Appeals court leaves Biden eviction ban in effect



A federal appeals court on Friday declined to block the Biden administration’s new eviction moratorium, setting up a showdown at the Supreme Court.

The three-judge panel at the U.S. Court of Appeals for the D.C. Circuit acted without recorded dissent and did not provide a detailed explanation for its ruling.

The decision went against local chapters of the National Association of Realtors, who on Saturday asked the appeals court to halt enforcement of the moratorium while they challenged the legality of the policy. The Realtors plan to file an emergency motion in the Supreme Court immediately, association spokesperson Wes Shaw said.

Obama appeals court appointee Cornelia Pillard, Trump appointee Neomi Rao and newly confirmed Biden appointee Ketanji Brown Jackson all voted to reject the Realtors’ request.

The Realtors argue that the Biden administration ignored a late-June Supreme Court decision signaling that the Centers for Disease Control and Prevention did not have the authority to impose a moratorium when the agency ordered the latest ban on Aug. 3.

The eviction ban that preceded the latest moratorium cost landlords billions of dollars a month before it expired July 31. The restrictions were intended to keep tenants housed after they lost income because of the pandemic.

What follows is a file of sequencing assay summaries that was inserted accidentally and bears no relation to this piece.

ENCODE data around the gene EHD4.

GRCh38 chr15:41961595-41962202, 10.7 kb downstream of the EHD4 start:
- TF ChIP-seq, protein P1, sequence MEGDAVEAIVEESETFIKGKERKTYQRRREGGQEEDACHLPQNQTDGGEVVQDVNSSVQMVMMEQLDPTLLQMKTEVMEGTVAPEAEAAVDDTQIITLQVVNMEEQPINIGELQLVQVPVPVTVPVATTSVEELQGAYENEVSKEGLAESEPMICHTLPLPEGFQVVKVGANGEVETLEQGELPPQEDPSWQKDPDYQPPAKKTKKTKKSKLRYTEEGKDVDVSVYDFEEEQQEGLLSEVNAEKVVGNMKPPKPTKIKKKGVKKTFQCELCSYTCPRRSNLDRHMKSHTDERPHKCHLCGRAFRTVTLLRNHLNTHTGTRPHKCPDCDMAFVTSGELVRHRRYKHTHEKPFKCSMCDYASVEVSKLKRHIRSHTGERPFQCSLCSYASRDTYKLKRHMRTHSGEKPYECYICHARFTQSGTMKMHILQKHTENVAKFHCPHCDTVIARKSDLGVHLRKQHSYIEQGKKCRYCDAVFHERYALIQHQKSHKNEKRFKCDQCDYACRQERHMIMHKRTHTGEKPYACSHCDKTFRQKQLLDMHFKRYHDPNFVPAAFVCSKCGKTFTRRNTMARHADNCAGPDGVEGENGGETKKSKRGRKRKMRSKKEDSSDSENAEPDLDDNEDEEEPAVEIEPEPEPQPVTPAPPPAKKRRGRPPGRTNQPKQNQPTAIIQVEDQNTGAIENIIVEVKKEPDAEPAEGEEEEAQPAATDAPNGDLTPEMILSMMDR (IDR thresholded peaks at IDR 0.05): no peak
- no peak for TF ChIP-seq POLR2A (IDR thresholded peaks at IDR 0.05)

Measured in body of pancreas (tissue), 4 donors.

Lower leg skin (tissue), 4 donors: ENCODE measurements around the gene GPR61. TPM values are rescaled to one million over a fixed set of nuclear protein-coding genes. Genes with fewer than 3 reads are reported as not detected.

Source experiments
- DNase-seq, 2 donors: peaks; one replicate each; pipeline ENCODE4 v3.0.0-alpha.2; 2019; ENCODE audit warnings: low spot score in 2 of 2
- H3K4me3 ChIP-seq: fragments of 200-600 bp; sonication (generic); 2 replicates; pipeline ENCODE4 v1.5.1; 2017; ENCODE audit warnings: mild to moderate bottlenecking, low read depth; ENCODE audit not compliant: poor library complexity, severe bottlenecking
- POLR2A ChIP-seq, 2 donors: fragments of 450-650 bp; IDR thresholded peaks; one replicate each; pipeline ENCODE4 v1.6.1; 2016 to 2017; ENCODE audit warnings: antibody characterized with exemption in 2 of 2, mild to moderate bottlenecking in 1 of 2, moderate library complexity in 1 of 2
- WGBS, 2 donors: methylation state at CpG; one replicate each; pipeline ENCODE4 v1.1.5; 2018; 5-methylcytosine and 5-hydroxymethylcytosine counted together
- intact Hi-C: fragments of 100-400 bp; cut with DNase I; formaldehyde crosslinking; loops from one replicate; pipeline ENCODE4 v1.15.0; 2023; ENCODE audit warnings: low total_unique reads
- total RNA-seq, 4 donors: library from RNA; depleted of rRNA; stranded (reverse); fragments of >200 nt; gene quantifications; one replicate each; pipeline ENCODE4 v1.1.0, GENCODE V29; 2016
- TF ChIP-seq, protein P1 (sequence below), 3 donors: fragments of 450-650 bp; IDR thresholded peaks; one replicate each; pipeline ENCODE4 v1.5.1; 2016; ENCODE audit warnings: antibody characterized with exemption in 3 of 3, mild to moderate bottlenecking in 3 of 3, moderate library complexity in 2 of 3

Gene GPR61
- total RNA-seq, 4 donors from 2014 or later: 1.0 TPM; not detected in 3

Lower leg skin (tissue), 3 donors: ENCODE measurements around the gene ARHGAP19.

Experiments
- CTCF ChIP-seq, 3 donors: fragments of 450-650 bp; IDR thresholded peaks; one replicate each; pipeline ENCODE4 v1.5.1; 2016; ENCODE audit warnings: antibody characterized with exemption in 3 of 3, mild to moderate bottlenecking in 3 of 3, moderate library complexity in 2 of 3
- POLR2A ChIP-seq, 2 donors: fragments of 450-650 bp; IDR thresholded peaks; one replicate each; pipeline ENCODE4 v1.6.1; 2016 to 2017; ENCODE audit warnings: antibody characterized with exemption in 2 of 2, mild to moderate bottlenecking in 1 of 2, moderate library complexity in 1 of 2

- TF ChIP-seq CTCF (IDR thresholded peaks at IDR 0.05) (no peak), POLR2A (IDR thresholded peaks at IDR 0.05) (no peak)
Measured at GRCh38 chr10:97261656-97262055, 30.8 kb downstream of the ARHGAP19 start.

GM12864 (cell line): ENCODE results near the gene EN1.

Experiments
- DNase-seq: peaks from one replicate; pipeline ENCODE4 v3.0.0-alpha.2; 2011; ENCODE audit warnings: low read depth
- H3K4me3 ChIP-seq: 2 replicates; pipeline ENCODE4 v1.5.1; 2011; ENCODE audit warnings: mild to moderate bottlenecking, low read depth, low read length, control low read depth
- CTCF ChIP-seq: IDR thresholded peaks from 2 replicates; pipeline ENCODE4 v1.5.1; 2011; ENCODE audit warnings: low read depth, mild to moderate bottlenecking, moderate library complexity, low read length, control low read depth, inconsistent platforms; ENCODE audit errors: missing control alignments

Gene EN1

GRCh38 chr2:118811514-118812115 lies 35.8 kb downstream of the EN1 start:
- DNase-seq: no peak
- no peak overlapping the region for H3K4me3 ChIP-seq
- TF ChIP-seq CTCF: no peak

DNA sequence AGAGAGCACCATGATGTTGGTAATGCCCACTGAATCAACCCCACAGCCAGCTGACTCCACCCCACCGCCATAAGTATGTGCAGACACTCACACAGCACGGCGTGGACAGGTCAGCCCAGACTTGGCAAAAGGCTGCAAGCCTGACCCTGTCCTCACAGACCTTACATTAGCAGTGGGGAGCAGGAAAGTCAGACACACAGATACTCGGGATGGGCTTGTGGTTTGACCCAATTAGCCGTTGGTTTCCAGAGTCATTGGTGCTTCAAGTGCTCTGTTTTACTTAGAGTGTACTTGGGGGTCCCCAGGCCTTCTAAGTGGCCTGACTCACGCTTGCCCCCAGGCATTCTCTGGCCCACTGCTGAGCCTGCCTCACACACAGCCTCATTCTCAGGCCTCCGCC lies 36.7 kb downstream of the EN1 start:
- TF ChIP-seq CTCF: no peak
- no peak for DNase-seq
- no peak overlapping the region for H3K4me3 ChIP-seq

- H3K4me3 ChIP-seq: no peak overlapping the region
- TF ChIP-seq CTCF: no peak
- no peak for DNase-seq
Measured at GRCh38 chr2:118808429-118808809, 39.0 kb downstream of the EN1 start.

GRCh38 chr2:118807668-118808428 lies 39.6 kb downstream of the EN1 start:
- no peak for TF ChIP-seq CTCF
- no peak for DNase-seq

In response to litigation brought by the Realtors against the earlier ban, the Supreme Court signaled that the policy was likely on shaky legal footing. The high court, in a 5-4 decision on June 29, allowed the moratorium to continue until its expiration July 31, but Justice Brett Kavanaugh — the deciding vote on sparing the ban — warned in his concurring opinion that the CDC had gone beyond its legal power and that the ban’s imminent expiration was what motivated him to let it stand temporarily.

President Joe Biden himself acknowledged doubts about the new ban’s fate in court on the day the same day the CDC rolled it out, saying “any call for a moratorium based on the Supreme Court’s recent decision is likely to face obstacles.” Still, he said, “by the time it gets litigated, it will probably give some additional time” to state and local officials working to disburse $46.5 billion in rental assistance.

In their request for immediate relief from the appeals court, the Realtors cited Biden’s remarks.

“Given the president’s statement that this extension of the moratorium and any litigation in its defense are meant to buy time to keep an unlawful policy in place for as long as possible, this Court should issue an immediate administrative order vacating the stay while it considers this motion,” lawyers for the landlords and real estate brokers’ group wrote in their motion filed Saturday.

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